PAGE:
It's just amazing and keep up the good work it still with the silence is just heartbreaking. absolutely heartbreaking. I wished I knew that stillbirth was even a thing. I'd never heard of it. I never knew that it could happen it could quite possibly have saved his life. If I'd had an idea that to birth was something that movements were something to be concerned about.
If there was any changes. Just listen to your body. Listen to yourself. Don't ever feel that you're wasting anybody's time. By taking yourself into the hospital if you've got any concerns about anything, and you are your baby's best advocate us his his or her mother or the only person that can help them and keep them alive when they're a new story. And if you've got any concerns or any reason to believe that there is a problem, or there's something wrong, you need to speak up and say something.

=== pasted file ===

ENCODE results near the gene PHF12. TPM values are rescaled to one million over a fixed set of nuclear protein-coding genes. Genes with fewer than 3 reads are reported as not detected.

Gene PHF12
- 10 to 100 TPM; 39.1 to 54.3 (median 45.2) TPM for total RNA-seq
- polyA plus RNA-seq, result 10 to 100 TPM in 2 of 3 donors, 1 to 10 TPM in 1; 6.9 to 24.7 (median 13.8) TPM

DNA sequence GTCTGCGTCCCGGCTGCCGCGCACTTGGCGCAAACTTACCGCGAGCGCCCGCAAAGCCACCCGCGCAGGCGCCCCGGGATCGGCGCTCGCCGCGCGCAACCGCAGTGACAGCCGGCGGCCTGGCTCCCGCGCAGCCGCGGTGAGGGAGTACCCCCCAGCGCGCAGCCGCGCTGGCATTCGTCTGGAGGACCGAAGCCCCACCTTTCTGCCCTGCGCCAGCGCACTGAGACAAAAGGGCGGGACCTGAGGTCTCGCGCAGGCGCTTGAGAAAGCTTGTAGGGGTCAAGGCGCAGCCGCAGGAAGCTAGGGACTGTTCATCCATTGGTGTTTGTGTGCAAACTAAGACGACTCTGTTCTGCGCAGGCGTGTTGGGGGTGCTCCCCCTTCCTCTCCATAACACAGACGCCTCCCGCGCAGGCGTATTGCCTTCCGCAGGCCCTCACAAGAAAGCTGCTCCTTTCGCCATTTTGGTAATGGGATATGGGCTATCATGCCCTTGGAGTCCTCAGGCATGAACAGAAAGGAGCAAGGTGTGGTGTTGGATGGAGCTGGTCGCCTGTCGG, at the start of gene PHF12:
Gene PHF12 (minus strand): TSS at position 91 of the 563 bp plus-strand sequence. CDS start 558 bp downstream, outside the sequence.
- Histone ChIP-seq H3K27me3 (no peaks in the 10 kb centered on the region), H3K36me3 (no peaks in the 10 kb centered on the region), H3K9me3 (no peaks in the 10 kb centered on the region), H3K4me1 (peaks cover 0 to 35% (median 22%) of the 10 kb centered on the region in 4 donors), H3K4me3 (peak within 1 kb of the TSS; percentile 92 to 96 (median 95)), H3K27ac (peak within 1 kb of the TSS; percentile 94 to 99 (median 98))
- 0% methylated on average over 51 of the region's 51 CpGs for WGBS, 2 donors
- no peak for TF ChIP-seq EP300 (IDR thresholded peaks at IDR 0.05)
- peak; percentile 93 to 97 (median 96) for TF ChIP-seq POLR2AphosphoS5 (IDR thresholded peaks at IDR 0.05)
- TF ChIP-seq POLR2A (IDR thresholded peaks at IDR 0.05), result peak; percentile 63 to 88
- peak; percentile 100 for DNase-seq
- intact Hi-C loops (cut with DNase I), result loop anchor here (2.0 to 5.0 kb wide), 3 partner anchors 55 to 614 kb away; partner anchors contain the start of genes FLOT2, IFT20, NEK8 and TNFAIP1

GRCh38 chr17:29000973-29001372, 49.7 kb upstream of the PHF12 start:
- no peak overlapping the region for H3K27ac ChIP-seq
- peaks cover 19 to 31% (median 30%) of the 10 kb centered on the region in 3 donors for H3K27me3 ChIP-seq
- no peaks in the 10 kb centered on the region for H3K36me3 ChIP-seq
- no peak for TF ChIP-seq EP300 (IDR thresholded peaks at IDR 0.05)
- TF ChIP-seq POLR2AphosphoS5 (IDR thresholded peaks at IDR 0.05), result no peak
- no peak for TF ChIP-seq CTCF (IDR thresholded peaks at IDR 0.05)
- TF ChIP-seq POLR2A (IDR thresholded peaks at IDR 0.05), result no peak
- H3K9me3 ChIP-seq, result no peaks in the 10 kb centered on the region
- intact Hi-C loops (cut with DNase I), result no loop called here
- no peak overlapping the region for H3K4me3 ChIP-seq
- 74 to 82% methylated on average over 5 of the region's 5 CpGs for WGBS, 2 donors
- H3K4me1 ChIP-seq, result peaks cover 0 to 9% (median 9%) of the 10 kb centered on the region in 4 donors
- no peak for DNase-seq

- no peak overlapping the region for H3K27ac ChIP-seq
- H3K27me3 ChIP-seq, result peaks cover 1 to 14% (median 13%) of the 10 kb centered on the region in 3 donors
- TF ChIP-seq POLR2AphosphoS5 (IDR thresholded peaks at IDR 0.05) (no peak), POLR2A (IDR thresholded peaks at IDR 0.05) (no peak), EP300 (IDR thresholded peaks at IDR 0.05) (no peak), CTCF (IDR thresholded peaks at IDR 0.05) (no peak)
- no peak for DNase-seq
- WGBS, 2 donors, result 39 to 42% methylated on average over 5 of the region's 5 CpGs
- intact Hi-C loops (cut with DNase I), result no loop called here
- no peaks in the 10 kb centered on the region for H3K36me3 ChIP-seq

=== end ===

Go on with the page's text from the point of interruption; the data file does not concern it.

Don't ever feel like you're wasting anybody's time. Because it could just save your baby's life. So if there's any change in strength, was that a change in pattern or there's any change in frequency from what's normal for your baby? That's a reason to go in and get checked, and not to delay getting checked. Don't wait until tomorrow. Even if you've got an appointment The next day, I'm sure you can vouch for that yes, as well.
So it's crucial that we act now. And then the second or fourth thing that we can do to keep the baby safe is to settle to sleep on our side in pregnancy doesn't actually matter what side and it's easy to explain why this works is we have a vein, everyone actually has this fine recording everybody has an inferior paper that runs down our spine really. And now when we lay on our back, no, we can imagine the vein is is fairly nice and open and round. But this vein is quite soft. And when we're allowing our back, it squashes, and we can restrict the oxygen flow to ourselves into a baby's placenta and when pregnant. And so by sleeping on your side, you're actually leaving that open.